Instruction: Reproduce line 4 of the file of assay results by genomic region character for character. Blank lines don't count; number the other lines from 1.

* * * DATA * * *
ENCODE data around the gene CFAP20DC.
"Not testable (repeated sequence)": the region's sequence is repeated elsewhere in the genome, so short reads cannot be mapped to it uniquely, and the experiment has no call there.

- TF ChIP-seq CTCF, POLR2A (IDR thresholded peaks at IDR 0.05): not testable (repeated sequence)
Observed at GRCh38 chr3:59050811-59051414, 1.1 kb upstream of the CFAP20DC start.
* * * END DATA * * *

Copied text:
Observed at GRCh38 chr3:59050811-59051414, 1.1 kb upstream of the CFAP20DC start.